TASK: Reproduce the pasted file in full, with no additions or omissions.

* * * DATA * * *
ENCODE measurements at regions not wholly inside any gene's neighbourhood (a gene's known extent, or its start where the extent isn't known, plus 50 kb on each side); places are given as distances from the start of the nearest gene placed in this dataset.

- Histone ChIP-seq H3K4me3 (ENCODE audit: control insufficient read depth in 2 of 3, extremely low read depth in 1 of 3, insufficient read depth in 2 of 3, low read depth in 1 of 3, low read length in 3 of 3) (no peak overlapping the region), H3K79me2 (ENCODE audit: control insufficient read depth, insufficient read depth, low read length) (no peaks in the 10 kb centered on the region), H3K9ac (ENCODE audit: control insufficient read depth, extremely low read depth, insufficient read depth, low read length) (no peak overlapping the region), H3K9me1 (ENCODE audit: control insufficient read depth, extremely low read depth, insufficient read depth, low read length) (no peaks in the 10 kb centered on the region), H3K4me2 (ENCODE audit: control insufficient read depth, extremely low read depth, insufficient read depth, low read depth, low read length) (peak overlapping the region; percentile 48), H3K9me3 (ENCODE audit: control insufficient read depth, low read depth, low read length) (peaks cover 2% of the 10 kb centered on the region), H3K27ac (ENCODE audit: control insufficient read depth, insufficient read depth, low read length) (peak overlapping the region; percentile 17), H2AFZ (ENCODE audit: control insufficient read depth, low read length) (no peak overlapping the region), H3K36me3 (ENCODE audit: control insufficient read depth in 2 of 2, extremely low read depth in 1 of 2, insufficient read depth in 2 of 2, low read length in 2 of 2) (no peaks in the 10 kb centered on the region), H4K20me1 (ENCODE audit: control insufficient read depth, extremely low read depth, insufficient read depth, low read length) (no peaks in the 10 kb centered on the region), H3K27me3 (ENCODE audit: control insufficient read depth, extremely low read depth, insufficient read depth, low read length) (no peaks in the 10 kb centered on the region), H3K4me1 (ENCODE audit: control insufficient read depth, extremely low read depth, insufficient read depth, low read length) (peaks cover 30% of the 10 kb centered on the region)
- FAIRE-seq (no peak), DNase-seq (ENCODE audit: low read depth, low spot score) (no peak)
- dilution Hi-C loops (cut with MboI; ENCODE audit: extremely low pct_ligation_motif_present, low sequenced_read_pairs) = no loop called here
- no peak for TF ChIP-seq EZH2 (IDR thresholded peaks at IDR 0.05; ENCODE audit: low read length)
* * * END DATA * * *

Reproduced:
ENCODE measurements at regions not wholly inside any gene's neighbourhood (a gene's known extent, or its start where the extent isn't known, plus 50 kb on each side); places are given as distances from the start of the nearest gene placed in this dataset.

- Histone ChIP-seq H3K4me3 (ENCODE audit: control insufficient read depth in 2 of 3, extremely low read depth in 1 of 3, insufficient read depth in 2 of 3, low read depth in 1 of 3, low read length in 3 of 3) (no peak overlapping the region), H3K79me2 (ENCODE audit: control insufficient read depth, insufficient read depth, low read length) (no peaks in the 10 kb centered on the region), H3K9ac (ENCODE audit: control insufficient read depth, extremely low read depth, insufficient read depth, low read length) (no peak overlapping the region), H3K9me1 (ENCODE audit: control insufficient read depth, extremely low read depth, insufficient read depth, low read length) (no peaks in the 10 kb centered on the region), H3K4me2 (ENCODE audit: control insufficient read depth, extremely low read depth, insufficient read depth, low read depth, low read length) (peak overlapping the region; percentile 48), H3K9me3 (ENCODE audit: control insufficient read depth, low read depth, low read length) (peaks cover 2% of the 10 kb centered on the region), H3K27ac (ENCODE audit: control insufficient read depth, insufficient read depth, low read length) (peak overlapping the region; percentile 17), H2AFZ (ENCODE audit: control insufficient read depth, low read length) (no peak overlapping the region), H3K36me3 (ENCODE audit: control insufficient read depth in 2 of 2, extremely low read depth in 1 of 2, insufficient read depth in 2 of 2, low read length in 2 of 2) (no peaks in the 10 kb centered on the region), H4K20me1 (ENCODE audit: control insufficient read depth, extremely low read depth, insufficient read depth, low read length) (no peaks in the 10 kb centered on the region), H3K27me3 (ENCODE audit: control insufficient read depth, extremely low read depth, insufficient read depth, low read length) (no peaks in the 10 kb centered on the region), H3K4me1 (ENCODE audit: control insufficient read depth, extremely low read depth, insufficient read depth, low read length) (peaks cover 30% of the 10 kb centered on the region)
- FAIRE-seq (no peak), DNase-seq (ENCODE audit: low read depth, low spot score) (no peak)
- dilution Hi-C loops (cut with MboI; ENCODE audit: extremely low pct_ligation_motif_present, low sequenced_read_pairs) = no loop called here
- no peak for TF ChIP-seq EZH2 (IDR thresholded peaks at IDR 0.05; ENCODE audit: low read length)